As early as 1935, Marbe (5) wrote that it seemed obvious there were certain human deficiencies, such as the range of attention, clumsiness, and absentmindedness which predisposed to accidents and expressed the opinion that to some extent the deficiencies making for accident proneness could be detected by tests, and persons suffering from them could be given special training or excluded in advance from dangerous trades. Lauer (4) in 193 7 observed that the ultimate method of evaluating driving ability will probably be that of identifying patterns of response which may prognosticate accident susceptibility. In 1949 Tillman and Hobbs (6) found that high and low accident groups among taxi-drivers differed markedly in their personality characteristics. In a later study they found the same differentiation among drivers in the general driving population. Eight paper-and-pencil tests were used in connection with a study of taxicab drivers by Ghiselli and Brown (3) in 1949. The battery of tests showed a validity of .59 with accident records as the criterion. Freeman (2) in 1952 found two factors of personality Dominance-Submission and Radicalism-Conservatism to be highly significant in relation to accident involvement of a group of lay drivers. The present study was made in an effort to determine the relationship between personality traits of commercial drivers as revealed by the Cattell 16 P.F. Test and accident involvement as evidenced by their accident records.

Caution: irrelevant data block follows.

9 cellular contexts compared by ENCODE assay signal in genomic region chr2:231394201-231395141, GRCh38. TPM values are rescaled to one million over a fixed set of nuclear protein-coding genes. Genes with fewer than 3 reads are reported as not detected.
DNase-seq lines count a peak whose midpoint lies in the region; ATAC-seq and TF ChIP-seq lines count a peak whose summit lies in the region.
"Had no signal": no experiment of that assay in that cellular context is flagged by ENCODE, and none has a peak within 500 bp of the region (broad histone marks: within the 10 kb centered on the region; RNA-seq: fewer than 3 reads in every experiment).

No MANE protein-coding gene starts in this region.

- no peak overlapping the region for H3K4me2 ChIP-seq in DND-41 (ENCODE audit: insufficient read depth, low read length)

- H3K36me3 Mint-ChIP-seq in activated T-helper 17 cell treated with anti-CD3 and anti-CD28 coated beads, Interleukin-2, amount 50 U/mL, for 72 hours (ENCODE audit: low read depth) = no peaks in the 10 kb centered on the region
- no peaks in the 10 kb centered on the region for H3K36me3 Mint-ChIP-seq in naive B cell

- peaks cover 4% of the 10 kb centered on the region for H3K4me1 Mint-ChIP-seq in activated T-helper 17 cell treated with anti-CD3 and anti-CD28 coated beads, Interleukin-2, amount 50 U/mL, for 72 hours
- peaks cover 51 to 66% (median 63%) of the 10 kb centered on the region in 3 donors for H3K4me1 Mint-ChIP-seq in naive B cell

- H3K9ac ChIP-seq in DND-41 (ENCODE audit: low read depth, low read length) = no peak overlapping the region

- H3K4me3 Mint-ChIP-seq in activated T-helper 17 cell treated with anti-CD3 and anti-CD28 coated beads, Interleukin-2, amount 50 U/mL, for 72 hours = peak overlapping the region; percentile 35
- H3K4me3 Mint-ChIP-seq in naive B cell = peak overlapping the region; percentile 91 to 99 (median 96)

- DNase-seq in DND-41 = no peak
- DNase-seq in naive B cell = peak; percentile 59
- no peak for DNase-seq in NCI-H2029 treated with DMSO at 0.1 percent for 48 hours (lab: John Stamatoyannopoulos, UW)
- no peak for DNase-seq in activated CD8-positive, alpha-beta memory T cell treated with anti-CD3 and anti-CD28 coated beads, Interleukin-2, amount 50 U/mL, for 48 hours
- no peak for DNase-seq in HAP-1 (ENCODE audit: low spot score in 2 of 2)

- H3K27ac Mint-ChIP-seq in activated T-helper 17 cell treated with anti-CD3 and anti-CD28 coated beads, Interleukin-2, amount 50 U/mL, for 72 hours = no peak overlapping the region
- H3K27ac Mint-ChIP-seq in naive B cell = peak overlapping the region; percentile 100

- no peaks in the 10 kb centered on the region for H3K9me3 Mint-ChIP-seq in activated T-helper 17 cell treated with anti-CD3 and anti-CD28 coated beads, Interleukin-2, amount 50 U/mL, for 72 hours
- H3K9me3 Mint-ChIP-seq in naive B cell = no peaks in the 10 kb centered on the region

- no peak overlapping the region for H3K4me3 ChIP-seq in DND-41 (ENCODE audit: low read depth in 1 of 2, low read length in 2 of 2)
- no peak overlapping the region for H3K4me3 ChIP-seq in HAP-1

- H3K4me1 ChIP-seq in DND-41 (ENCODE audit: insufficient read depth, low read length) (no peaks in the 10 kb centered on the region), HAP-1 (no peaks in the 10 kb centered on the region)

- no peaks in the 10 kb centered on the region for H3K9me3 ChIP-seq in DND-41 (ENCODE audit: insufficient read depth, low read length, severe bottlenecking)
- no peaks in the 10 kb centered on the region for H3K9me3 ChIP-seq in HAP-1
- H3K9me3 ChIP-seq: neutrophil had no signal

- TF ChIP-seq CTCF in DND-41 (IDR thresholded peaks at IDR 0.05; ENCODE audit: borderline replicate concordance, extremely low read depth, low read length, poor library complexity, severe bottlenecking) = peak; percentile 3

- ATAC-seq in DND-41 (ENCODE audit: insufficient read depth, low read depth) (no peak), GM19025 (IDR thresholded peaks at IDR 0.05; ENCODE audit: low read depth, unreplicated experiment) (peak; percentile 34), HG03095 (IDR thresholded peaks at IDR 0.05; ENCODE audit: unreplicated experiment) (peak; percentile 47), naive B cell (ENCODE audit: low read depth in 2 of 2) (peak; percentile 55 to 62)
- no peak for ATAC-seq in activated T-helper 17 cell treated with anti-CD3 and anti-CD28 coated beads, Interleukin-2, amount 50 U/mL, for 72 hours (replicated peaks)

Proceedings of the Iowa Academy of Science
©1953 Iowa Academy of Science, Inc.
Suhr, Virtus W.
"The Cattell 16 P.F. Test as a Prognosticator of Accident Susceptibility,"
Proceedings of the Iowa Academy of Science, 60(1), 558-561.
Available at: https://scholarworks.uni.edu/pias/vol60/iss1/76